Why embracing ‘Buy Local’ could be the new corporate mantra for bolstering business resilience amidst climate change.
In response to the extreme weather events caused by climate change, Aldi supermarkets in Germany have implemented a strategic shift in their product sourcing. Locally-grown asparagus and strawberries are now adorning the shelves, a deliberate change that occurred after heatwaves and droughts in Spain affected their previous supply chain. The supermarket giant, founded by the Albrecht brothers in postwar Germany, has recognized the urgency of climate change-related factors and their impact on sourcing decisions across their numerous stores in Europe and the US.
Other regions worldwide have also experienced disruptions in fresh produce supply due to extreme weather conditions. South and Latin America, for instance, have faced difficulties in sourcing coffee and nuts, two popular items at Aldi, resulting in higher prices. Last summer, customers in France were taken aback when Dijon mustard was missing from the stores due to heatwaves in Burgundy, France, and a “heat dome” in Canada, the second-largest mustard seed producer globally, which severely impacted crop yields.
Not only are climate-induced disasters affecting sourcing, but they are also impacting store operations directly. Germany faced extreme flooding that not only destroyed crops but also caused damage to stores. In parts of California, intense heat has forced harvesting for Aldi products to occur at night as daytime conditions are unbearable for workers and machines.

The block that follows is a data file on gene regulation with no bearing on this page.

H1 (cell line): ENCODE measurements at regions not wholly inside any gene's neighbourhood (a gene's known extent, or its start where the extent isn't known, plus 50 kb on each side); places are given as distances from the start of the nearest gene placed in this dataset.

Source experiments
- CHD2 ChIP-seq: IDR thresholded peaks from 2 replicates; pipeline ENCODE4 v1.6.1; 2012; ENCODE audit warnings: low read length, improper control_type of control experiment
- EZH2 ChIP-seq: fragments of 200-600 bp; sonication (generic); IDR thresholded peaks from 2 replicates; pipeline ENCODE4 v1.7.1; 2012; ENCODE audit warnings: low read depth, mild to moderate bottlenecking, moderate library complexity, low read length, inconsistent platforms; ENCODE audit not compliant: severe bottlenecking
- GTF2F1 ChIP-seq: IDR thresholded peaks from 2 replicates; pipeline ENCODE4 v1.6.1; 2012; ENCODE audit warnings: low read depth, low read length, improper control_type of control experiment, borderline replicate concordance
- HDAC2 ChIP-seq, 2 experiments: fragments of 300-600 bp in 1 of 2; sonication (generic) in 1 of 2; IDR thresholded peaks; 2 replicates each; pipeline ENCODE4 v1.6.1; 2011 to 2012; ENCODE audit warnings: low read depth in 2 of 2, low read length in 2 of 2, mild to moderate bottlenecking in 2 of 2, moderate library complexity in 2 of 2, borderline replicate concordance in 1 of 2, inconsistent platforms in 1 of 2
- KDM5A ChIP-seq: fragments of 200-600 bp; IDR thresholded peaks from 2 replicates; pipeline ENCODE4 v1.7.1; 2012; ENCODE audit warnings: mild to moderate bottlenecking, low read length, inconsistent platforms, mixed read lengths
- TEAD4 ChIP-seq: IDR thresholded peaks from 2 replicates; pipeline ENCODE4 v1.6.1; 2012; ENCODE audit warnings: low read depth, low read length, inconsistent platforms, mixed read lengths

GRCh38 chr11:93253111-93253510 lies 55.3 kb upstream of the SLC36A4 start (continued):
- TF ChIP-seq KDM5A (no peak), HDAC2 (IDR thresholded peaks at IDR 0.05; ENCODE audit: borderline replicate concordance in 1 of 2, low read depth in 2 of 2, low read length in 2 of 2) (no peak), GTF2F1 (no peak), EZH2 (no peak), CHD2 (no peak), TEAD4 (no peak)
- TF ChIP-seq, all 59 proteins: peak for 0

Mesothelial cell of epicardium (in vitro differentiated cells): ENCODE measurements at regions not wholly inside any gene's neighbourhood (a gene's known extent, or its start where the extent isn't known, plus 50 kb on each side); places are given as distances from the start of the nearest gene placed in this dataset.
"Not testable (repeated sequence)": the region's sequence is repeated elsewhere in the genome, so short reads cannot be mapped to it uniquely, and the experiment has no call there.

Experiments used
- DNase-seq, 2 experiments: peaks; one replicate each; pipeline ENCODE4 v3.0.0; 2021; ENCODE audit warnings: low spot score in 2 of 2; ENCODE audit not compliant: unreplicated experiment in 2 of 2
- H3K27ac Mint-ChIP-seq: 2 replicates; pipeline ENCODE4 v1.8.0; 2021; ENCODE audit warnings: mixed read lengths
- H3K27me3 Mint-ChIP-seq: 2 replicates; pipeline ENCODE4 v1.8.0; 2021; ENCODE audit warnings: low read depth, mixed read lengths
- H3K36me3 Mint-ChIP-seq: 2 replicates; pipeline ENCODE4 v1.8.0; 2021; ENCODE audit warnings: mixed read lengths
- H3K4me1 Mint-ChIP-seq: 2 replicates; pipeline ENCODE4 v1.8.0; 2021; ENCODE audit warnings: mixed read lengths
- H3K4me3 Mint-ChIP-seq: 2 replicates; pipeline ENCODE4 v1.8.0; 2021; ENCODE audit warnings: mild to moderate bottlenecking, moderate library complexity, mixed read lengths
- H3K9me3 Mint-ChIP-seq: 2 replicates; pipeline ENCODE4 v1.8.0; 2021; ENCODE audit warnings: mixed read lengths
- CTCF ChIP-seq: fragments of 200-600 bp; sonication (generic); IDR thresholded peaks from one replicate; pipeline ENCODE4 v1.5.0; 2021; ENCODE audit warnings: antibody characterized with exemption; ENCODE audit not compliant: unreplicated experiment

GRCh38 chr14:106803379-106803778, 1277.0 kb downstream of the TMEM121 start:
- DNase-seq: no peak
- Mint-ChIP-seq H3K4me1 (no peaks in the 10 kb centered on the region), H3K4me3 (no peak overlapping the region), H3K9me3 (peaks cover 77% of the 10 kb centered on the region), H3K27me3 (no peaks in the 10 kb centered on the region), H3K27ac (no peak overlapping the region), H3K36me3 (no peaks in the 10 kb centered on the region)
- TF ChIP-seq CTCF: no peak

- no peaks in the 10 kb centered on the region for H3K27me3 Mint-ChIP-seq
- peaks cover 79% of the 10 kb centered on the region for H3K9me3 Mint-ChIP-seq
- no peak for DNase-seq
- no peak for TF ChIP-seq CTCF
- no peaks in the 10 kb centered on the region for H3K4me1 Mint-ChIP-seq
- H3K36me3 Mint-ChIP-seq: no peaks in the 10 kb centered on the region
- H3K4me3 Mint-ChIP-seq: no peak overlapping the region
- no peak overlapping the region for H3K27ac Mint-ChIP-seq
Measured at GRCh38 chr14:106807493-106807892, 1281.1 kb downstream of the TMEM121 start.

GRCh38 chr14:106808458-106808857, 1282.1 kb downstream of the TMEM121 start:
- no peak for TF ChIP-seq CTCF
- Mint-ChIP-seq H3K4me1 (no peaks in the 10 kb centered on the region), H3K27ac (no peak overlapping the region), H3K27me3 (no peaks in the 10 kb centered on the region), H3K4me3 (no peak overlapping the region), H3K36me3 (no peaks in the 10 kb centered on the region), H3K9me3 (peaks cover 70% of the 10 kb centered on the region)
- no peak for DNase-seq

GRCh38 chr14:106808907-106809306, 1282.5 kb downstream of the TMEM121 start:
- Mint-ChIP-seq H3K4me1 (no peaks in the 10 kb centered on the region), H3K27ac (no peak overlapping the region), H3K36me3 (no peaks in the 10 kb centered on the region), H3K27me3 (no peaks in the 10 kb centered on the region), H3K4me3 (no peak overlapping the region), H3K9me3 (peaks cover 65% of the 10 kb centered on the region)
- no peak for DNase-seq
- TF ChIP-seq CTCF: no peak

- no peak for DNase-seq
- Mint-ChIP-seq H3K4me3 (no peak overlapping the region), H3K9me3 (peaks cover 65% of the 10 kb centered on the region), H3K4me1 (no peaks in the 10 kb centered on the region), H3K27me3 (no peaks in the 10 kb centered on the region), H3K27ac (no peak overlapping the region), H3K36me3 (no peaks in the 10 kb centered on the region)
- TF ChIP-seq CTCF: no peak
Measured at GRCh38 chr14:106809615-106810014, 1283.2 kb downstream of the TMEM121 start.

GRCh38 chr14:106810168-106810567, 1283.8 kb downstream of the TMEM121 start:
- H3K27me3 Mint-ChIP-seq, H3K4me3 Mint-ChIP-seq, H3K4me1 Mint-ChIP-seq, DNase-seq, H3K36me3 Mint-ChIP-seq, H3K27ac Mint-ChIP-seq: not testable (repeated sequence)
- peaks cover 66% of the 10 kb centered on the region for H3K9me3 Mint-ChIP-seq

Aldi anticipates that the ongoing impact of climate change will lead to falling crop yields, potentially resulting in migration from the most food-insecure regions globally. Anke Ehlers, managing director of international sustainability at Aldi Sud, which operates over 7,000 stores across 11 countries, said climate change is a “very clear and present danger” emphasizing the importance of building supply chain resilience and being proactive rather than reactive in the face of climate risks.
Aldi is not alone in its efforts, as many companies are reevaluating their supply chain strategies, driven initially by the disruptions caused by the Covid-19 pandemic and the subsequent energy supply crisis after Russia’s invasion of Ukraine. Climate change’s ever-increasing impact has now made it an essential consideration for business resilience.
Besides environmental concerns, regulation is also driving companies towards more sustainable practices. The EU’s new carbon-related taxes, to be implemented over the next few years, will hold companies accountable for their entire carbon footprint. Aldi, for instance, has recognized that the majority of its emissions are generated by its suppliers, and it is actively collaborating with strategic suppliers responsible for three-quarters of its product-related emissions to help reduce their carbon footprint.
Moreover, transitioning to a transport network powered by electricity or sustainable fuels is seen as a significant step in cutting emissions. This shift could mean fewer carbon costs and more localized processing of products, reducing the need for extensive global shipping routes. Many global brands are expected to embrace the “be local, buy local” slogan as they adapt to the reality of climate change and aim to reduce their ecological footprint.